Lately, it looks like most of the trends in stocks and commodities prices are linked to the relative strength or weakness of the US dollar. Commodities have become currencies. When the US dollar drops, the price of stocks and commodities goes up, and vice-versa when the currency drops. The logic behind this is simple. Investors are interested in protecting the value of their capital. Instead of owning actual dollars, they prefer to own assets. This is why the demand for materials, oil and agricultural commodities is firm. By switching from cash to finite resources, investors want to ensure that they will, at the very least, be protected from the erosion of the currency. Most of the demand is not for the real commodities, though, but for futures contracts. By borrowing money, they can buy even more of such investment vehicles than they normally would, or should. The higher demand for commodities results in an increasing price, in US dollars that is. Since they buy as the US dollar weakens, they will get more dollars back when they sell, although with the potential depreciation, this might not be an actual profit, but at least it is not a loss.

What may be the consequences for food prices? We have had a flavor of what a run on commodities can do in 2008. This time, the level of leverage will be lower than by then, because investors will not be able to access loans as much and as easily as they could prior to the financial crisis. Nonetheless, increased demand for oil futures contracts together with an increased demand for agricultural commodities futures contracts will result in food inflation. Ironically, the most vulnerable country for this are the USA themselves, because the price inflation will be in US dollars, and that is the only currency that they have. Food inflation will put more stress on the income of Americans, and depending on the level of inflation, this can bring the country back into a recession. Considering the importance of the US economy, the whole world would suffer the consequences.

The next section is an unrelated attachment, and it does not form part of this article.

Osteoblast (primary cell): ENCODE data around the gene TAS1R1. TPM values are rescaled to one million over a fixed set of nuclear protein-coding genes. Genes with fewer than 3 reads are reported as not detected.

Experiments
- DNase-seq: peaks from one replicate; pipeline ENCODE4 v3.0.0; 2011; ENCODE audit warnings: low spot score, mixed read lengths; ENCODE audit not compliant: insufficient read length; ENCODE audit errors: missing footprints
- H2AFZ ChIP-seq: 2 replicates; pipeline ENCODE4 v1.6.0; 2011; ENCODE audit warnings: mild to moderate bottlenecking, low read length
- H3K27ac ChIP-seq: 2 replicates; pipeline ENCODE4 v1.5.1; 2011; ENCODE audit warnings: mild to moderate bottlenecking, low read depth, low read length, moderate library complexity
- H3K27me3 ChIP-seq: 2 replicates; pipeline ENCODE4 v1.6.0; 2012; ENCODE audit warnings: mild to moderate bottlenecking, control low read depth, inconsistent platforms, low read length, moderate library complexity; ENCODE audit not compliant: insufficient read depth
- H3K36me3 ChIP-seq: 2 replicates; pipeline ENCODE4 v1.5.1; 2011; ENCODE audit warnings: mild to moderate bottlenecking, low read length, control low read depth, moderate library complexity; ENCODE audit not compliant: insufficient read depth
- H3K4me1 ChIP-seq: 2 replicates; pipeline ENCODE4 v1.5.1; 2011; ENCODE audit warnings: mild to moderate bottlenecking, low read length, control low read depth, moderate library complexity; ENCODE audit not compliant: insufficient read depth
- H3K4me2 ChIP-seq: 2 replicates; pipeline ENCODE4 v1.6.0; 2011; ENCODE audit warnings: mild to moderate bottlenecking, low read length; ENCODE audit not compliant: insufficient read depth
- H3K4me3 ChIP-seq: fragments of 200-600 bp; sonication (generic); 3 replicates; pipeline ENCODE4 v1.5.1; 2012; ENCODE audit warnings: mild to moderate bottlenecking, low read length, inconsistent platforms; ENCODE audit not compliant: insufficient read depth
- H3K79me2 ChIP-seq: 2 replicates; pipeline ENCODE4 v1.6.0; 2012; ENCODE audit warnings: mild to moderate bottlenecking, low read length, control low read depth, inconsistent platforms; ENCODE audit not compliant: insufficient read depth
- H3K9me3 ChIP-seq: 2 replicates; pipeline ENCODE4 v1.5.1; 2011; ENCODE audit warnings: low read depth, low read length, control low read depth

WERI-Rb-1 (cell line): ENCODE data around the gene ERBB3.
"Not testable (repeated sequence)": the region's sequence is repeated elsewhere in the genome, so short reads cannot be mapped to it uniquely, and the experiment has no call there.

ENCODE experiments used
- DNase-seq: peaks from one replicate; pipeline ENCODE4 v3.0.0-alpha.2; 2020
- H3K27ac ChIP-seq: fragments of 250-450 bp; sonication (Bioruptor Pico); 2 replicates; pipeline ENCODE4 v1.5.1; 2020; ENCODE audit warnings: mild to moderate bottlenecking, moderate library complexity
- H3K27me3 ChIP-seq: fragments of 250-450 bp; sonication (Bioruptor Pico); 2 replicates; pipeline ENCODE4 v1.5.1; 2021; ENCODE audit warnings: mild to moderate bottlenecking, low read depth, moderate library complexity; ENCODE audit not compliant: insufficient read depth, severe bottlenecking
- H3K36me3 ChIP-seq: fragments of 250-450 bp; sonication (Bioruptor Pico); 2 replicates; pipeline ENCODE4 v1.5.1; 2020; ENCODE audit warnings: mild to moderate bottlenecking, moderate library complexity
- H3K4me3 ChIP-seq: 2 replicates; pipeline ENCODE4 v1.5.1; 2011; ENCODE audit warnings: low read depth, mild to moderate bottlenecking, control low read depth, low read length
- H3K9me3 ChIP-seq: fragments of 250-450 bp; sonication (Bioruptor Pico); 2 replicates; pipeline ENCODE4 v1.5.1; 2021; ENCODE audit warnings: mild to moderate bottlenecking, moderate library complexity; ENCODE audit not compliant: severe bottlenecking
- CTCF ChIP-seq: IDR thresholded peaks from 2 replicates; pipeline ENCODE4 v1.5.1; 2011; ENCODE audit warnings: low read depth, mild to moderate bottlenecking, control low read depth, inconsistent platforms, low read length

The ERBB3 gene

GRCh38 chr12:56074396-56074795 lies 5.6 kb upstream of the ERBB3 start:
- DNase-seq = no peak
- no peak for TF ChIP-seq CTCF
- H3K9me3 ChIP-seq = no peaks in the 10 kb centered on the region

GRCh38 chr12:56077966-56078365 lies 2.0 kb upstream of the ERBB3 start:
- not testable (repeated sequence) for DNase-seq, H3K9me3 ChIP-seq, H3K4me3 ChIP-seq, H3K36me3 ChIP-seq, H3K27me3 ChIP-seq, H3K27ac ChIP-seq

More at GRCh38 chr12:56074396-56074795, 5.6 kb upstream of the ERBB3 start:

Food inflation will hit globally, because the demand on paper will be higher than the physical demand, and because, the focus will be in the price expressed in US dollars only. The exchange rate between other currencies with the US dollar will not be taken into account immediately. This will happen when consumers start to offer enough resistance. The resistance can be less consumption of consumer goods in rich countries, but it can be riots and violence in poor countries. Although food inflation has not hit consumers too much, yet, the high price of animal feed ingredients is already a concern for companies involved in animal productions. Processors will face a dilemma between a decrease of margins and the need to fill their plants at full capacity to keep costs down. Their margins and the farmers’ margins will be under pressure, because the retailers will resist price increases as long as they can. Another area of margin pressure for farmers will come from the price of inputs, fertilizers in particular. If the rumor, based on paper contracts, turns into the idea that demand for agricultural production is really increasing sharply, suppliers will hike their prices as soon as they can. If farmers get higher prices for their products, they also will pay much more for their inputs.